Instead of relying on bulky titanium cylinders to protect the sensitive electronics from the seawater and pressure, we can design the electronics such that they can handle the pressure. With a deep understanding of the underlying physics, supported by excellent engineering courses at the TU Delft in electronics design and material science, our team is able to reduce the size and mass of deep sea electronics to a fraction of its original.
Imagine trying to use a corded lawn mower to mow a soccer field. Besides the great lengths of electrical cable you have to bring, you also have to make sure it doesn’t get tied up somehow, and after use, spend time to neatly store it again. Now imagine doing this with a 5km long cable, in 3D, from a ship in the waves, attached to an extremely expensive and delicate piece of equipment. We can avoid all of this complexity (and associated costs), by ‘simply’ removing the cable. By applying the recent progress on autonomous cars and autonomous (aerial) drones to our underwater robots, we can make certain operations much easier, safer and less expensive.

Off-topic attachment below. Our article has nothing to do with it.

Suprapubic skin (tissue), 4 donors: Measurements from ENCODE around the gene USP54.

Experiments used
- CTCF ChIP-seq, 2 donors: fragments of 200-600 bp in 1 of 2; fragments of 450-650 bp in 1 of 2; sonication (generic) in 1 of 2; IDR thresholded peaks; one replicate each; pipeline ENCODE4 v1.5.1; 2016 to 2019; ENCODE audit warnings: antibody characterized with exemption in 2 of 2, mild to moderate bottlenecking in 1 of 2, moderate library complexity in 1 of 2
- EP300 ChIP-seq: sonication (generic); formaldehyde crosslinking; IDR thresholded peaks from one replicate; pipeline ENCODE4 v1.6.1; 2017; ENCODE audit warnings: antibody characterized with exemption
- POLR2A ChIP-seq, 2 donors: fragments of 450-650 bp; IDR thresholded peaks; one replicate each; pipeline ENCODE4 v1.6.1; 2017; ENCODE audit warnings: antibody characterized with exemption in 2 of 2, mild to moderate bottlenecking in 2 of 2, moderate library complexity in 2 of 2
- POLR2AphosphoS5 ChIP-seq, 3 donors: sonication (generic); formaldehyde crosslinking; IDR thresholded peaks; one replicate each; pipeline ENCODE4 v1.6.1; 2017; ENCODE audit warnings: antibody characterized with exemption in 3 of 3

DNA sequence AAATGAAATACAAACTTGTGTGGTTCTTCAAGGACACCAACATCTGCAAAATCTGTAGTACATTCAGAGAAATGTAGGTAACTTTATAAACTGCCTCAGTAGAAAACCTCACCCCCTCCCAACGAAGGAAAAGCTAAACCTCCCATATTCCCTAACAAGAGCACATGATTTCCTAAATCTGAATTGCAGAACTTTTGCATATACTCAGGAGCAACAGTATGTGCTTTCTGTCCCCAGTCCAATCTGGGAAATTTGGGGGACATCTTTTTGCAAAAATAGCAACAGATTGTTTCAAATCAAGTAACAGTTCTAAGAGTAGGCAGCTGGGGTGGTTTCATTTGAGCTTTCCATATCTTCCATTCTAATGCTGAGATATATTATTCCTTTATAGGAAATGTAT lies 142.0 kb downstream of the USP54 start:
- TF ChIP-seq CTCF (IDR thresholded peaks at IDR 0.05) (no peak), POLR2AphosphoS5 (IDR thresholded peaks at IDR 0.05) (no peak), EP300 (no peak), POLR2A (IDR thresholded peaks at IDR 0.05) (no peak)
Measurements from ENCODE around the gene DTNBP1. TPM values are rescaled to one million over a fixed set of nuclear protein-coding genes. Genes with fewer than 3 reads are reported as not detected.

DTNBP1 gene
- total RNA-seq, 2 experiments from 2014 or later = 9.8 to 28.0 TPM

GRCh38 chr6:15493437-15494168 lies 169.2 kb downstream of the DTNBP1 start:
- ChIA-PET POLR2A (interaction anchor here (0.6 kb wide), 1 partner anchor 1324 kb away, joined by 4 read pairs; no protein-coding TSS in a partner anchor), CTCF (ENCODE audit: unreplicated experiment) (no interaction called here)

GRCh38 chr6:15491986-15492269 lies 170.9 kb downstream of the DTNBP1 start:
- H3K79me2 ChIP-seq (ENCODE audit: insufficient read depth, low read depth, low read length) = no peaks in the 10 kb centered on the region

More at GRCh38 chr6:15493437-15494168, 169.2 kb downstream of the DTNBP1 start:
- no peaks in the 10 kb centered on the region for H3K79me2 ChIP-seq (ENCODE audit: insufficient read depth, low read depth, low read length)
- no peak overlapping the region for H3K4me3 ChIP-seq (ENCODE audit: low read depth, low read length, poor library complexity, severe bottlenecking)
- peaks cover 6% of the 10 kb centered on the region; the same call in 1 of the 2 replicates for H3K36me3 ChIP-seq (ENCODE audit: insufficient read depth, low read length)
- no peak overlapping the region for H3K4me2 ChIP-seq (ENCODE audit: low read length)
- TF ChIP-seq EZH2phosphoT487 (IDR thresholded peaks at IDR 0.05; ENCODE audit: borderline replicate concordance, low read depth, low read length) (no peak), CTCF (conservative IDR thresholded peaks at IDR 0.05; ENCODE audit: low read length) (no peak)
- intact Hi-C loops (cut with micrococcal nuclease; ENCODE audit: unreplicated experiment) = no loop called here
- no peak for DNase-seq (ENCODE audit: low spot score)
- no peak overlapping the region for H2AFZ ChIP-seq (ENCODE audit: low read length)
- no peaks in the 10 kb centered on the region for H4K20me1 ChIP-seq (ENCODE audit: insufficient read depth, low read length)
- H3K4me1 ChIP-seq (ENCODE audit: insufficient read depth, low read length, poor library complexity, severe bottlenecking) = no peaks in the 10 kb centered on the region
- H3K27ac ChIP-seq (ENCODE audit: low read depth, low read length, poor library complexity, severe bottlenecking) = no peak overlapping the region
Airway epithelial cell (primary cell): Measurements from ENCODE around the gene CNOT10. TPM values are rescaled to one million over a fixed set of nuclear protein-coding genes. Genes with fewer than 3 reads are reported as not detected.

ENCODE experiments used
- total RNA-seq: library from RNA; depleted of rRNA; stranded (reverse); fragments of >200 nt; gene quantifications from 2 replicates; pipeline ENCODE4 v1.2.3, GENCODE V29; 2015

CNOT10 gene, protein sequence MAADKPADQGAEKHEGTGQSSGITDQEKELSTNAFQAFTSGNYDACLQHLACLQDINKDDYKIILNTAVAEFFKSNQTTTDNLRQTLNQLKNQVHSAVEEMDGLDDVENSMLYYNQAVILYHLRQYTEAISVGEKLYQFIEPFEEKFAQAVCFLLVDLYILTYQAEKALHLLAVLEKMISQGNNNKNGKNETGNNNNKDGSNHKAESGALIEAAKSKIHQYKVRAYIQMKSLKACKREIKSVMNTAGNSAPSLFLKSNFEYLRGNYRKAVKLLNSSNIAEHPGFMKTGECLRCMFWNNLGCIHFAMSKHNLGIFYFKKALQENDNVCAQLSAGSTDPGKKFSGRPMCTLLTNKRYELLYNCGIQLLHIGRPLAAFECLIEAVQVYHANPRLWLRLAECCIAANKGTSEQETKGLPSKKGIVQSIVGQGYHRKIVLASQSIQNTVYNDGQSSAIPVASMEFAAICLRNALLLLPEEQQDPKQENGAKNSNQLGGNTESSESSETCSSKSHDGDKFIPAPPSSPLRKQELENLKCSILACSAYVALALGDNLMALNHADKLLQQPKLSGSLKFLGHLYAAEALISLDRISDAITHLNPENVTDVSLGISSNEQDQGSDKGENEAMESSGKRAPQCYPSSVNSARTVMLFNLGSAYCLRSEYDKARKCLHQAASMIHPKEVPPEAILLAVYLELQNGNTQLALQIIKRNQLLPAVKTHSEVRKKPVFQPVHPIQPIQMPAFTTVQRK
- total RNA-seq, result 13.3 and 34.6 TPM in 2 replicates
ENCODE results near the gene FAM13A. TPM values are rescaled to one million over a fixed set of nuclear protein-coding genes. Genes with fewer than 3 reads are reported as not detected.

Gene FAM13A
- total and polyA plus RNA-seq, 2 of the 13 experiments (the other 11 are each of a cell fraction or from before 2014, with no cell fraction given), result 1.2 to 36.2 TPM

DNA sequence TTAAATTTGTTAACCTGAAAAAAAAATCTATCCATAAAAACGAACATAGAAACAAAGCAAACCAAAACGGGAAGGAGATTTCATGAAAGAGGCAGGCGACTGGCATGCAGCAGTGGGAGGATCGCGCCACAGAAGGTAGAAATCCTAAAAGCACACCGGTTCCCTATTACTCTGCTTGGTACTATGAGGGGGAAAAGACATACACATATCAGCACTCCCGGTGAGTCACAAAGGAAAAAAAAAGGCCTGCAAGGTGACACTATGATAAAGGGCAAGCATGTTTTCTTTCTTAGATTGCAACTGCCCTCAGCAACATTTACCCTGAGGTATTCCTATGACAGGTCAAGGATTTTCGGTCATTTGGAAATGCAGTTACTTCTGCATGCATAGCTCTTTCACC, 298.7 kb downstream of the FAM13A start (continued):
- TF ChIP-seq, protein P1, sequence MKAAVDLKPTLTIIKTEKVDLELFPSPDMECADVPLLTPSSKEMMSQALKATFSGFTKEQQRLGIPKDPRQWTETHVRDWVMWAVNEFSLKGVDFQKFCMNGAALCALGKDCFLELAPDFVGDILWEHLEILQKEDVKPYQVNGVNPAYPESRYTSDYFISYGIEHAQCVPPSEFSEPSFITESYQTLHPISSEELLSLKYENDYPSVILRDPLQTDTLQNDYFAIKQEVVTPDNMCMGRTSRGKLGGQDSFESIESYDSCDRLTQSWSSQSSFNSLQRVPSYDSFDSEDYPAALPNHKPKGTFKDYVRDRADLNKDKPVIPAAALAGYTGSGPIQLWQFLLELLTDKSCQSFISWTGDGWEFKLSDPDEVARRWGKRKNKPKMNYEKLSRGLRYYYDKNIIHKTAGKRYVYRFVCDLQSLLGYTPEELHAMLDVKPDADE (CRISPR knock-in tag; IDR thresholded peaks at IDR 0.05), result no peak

The subsea sector suffers from some of the same problems that the space industry knows. Because of the (traditionally) incredibly expensive, high stakes and highly specialised subsea projects, the supply chain for components and subsystems is a nightmare. Long lead times, untransparent resellers, and often, the performance of products suffer because they have been adapted to fit as many applications as possible. By critically evaluating what is really needed, and because of the reduced complexity thanks to our MPTE technology, we can often solve problems with run-of-the-mill parts, the same that you could find in your local hardware store. This not only reduces costs, it also makes the production of our robots much more scalable.
Are you as excited about building affordable deep sea robotics as we are?